•Motya Island, Sicily, Italy (100 acres) – Archaeological sites on the island, which were worked on by Joseph Whitaker of marsala wine fame, date back to the Phoenicians and include a necropolis, barrack buildings (casermetta) and an artificial port.
The Whitaker Museum on the island brings together a wide range of artefacts from the island and a fine marble statue of a charioteer. Unfortunately when I visited the statue was in the British Museum. For more information see: Sicily Touring Holiday.
•Mont Saint-Michel, France (247 acres) – This tidal island, now connected to the Normandy/Brittany coast by a dry causeway, has been fortified since ancient times. The monastery which dominates the island dates from the 8th-Century.
Mont Saint-Michel is a UNESCO World Heritage site and attracts more than 3 million visits a year, hence avoid the busy tourist periods. However when I visited in July in the afternoon, the Benedictine abbey and cloisters were relatively quiet and peaceful. On a clear day there are great views from the higher parts of the island. There are four museums to visit and the Old Town nestling beneath the abbey has a certain charm.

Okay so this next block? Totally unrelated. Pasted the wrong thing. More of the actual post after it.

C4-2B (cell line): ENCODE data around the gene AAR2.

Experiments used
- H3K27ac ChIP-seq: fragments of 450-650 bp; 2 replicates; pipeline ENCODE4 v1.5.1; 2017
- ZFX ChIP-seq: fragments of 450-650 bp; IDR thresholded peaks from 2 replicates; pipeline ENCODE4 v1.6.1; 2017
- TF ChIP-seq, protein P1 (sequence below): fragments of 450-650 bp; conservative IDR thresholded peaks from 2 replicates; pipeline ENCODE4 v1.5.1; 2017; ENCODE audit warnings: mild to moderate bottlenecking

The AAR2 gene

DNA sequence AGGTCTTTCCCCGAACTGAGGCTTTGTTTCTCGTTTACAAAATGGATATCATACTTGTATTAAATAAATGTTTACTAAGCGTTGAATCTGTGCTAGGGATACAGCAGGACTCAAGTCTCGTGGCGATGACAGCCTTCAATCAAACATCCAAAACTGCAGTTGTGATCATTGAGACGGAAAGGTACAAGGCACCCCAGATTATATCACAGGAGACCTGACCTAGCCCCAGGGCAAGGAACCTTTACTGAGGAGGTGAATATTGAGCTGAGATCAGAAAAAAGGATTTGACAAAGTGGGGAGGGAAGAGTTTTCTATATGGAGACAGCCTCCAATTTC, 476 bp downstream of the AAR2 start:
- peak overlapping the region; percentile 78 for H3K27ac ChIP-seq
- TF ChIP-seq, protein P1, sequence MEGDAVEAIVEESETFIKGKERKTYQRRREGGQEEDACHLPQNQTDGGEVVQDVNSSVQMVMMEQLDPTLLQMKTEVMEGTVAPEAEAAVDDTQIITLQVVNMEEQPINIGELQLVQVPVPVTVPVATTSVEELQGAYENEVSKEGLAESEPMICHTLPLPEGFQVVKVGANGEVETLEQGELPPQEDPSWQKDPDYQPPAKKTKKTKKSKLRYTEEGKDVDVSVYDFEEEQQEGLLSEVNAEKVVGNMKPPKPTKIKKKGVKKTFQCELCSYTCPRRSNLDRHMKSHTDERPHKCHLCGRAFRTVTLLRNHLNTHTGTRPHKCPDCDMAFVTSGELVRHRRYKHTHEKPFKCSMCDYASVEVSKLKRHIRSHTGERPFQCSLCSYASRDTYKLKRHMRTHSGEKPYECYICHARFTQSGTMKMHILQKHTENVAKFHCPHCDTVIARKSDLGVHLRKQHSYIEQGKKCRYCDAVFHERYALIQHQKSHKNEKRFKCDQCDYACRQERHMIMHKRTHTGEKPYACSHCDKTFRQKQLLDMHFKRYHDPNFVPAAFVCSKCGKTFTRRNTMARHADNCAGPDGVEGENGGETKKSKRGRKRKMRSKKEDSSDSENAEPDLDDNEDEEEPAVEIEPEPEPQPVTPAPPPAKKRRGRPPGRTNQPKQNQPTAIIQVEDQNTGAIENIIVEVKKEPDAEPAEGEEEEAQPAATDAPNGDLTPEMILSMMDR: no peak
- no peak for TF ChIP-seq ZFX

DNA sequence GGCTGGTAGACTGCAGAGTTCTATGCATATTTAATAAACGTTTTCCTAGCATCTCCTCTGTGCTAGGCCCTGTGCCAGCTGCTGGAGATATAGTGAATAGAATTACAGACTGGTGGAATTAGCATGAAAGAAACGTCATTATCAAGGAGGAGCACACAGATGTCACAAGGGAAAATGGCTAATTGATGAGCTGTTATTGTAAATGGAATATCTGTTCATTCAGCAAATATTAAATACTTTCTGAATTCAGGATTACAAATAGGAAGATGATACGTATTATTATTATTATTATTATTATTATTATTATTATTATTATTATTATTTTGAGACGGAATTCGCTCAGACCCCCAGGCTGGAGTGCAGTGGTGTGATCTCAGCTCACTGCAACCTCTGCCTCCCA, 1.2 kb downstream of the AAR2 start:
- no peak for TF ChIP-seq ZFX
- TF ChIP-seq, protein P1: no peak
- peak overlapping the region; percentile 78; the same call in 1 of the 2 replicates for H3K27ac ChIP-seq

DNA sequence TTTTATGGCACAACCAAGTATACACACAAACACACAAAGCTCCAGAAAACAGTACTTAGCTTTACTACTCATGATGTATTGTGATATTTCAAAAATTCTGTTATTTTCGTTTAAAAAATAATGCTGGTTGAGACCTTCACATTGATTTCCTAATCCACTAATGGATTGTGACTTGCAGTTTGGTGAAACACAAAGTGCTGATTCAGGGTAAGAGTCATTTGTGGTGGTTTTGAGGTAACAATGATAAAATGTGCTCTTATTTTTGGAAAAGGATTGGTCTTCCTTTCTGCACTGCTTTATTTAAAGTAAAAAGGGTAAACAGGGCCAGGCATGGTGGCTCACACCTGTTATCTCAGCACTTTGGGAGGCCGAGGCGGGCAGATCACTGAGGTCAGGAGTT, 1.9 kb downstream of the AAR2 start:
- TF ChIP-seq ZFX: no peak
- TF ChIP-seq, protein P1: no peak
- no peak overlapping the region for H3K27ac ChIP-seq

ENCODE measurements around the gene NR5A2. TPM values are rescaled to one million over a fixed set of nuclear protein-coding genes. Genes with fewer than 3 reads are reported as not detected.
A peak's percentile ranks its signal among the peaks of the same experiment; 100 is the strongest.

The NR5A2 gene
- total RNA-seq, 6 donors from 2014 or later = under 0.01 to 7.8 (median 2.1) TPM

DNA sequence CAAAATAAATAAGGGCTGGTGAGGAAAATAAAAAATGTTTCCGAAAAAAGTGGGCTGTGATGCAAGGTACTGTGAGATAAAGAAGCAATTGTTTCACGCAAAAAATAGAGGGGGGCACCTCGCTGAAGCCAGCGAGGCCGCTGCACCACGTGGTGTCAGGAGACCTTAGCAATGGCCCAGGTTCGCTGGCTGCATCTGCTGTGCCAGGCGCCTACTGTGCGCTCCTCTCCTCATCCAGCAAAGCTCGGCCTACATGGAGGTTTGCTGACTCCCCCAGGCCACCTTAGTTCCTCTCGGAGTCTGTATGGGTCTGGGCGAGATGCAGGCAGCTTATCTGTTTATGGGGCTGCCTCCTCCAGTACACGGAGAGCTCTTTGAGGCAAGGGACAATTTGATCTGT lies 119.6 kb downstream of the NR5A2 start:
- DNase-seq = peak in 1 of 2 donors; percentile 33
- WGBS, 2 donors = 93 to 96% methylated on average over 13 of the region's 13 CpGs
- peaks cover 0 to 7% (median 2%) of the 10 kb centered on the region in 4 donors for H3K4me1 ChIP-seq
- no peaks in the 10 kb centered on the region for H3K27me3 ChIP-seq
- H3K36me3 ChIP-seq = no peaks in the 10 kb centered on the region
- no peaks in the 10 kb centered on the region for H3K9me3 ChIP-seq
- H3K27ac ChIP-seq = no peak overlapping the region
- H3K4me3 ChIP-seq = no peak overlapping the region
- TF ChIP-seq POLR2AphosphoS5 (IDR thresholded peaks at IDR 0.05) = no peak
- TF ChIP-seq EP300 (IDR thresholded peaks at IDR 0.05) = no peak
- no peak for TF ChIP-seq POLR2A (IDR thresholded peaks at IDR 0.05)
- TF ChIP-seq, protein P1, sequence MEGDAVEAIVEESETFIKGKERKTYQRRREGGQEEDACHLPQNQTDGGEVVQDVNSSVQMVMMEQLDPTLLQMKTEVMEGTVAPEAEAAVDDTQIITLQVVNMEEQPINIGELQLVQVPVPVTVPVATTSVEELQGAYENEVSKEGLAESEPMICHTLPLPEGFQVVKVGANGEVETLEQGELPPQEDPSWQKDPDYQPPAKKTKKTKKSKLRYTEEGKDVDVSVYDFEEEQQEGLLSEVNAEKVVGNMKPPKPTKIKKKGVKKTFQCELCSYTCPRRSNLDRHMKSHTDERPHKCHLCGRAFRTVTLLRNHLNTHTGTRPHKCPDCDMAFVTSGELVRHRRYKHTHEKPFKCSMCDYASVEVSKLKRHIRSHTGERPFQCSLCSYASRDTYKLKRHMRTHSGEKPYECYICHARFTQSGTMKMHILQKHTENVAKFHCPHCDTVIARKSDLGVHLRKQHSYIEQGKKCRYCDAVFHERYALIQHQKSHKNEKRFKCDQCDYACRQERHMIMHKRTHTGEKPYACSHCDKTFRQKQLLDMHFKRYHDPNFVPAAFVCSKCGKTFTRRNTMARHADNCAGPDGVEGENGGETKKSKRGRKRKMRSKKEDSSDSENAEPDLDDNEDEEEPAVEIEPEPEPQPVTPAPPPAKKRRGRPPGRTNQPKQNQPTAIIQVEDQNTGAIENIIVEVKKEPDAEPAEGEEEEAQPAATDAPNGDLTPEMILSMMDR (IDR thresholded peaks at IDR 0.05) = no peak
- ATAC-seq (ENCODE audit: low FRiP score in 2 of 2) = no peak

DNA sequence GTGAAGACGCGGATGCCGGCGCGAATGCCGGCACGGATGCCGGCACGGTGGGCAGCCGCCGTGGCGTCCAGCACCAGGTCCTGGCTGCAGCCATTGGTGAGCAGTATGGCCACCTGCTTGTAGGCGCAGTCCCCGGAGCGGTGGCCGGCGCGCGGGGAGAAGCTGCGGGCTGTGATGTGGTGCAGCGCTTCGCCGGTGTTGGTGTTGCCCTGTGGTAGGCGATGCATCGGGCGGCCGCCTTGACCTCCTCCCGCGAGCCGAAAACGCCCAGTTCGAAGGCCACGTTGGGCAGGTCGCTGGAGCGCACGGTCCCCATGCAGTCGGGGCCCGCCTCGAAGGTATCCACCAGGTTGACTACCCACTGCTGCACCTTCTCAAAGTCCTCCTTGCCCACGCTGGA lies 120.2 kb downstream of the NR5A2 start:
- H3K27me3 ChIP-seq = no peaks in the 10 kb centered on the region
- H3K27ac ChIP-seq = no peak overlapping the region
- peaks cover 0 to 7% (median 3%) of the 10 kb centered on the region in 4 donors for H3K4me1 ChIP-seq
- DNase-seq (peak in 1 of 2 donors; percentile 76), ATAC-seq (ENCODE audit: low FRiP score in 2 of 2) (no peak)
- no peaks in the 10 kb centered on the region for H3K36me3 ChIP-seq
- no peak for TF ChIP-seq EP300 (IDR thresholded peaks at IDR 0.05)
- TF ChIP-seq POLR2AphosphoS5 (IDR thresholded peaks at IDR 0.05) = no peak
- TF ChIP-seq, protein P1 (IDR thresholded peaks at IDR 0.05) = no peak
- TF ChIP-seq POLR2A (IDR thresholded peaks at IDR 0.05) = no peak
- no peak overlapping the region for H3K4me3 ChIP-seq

•Veli Brijun, Croatia (1,700 acres) – A ferry connects the mainland port of Fažana to the island of Veli Brijun, where President Tito used to entertain his many international guests including Queen Elizabeth, Ho Chi Minh and Sophia Loren. Photographs of their meetings appear in the Tito museum along with Tito regime memorabilia including Tito’s Cadillac, a gift from President Eisenhower.
An important Roman site on the island is at Verige Bay, where the ruins of a 1st century luxurious villa can be seen. There is small zoo on the island, displaying animals that were donated to Tito by world leaders. I found the well-kept Mediterranean Garden in the middle of the island a great place to relax on a hot day.
•Île de Gorée, Senegal (45 acres) – The island of Gorée is connected to Dakar on the mainland by a 30-minute ferry service for pedestrians – there are no cars on the island. It was listed as a UNESCO World Heritage Site in 1978 and serves as a memorial to the slave trade with a museum, the ‘House of Slaves’, with steps leading out to sea.